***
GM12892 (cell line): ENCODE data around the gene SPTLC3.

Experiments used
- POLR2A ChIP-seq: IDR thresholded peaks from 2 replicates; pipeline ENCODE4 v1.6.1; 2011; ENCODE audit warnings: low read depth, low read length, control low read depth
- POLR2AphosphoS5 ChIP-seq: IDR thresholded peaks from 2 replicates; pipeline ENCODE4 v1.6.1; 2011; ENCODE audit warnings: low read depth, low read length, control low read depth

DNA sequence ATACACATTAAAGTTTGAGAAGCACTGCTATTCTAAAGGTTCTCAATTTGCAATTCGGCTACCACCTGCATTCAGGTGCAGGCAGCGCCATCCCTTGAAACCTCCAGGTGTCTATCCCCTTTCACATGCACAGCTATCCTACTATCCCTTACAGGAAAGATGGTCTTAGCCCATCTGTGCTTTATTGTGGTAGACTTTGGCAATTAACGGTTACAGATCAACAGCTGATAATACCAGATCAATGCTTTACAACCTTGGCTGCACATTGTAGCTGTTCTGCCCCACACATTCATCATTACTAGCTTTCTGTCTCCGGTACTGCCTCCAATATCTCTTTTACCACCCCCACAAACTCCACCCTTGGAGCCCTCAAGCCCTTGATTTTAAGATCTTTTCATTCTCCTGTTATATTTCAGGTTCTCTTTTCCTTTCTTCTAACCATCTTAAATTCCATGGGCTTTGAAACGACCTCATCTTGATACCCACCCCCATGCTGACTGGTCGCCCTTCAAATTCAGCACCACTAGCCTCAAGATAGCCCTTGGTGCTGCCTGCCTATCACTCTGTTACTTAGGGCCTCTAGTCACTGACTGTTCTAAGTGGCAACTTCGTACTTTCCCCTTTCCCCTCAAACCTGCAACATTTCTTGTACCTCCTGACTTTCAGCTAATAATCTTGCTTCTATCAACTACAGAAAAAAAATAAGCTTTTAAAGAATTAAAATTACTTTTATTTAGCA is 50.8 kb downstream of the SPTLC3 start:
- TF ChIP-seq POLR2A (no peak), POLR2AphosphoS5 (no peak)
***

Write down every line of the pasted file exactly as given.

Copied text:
GM12892 (cell line): ENCODE data around the gene SPTLC3.

Experiments used
- POLR2A ChIP-seq: IDR thresholded peaks from 2 replicates; pipeline ENCODE4 v1.6.1; 2011; ENCODE audit warnings: low read depth, low read length, control low read depth
- POLR2AphosphoS5 ChIP-seq: IDR thresholded peaks from 2 replicates; pipeline ENCODE4 v1.6.1; 2011; ENCODE audit warnings: low read depth, low read length, control low read depth

DNA sequence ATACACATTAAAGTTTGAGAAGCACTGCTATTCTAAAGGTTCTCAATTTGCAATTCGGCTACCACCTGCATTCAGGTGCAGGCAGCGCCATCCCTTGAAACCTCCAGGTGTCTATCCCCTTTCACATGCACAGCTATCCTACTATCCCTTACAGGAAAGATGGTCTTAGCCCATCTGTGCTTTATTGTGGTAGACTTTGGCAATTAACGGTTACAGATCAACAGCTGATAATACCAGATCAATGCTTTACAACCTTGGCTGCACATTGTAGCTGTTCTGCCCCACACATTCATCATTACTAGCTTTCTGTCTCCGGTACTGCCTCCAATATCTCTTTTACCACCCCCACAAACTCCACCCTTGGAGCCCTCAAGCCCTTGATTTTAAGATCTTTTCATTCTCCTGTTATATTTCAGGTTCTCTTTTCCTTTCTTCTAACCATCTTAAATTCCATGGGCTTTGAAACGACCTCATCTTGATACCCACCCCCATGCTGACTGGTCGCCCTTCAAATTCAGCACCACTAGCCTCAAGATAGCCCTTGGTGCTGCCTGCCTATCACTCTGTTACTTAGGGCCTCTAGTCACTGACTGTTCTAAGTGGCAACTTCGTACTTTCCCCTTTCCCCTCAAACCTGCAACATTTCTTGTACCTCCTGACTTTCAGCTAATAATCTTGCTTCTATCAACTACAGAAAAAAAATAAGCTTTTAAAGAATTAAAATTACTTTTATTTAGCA is 50.8 kb downstream of the SPTLC3 start:
- TF ChIP-seq POLR2A (no peak), POLR2AphosphoS5 (no peak)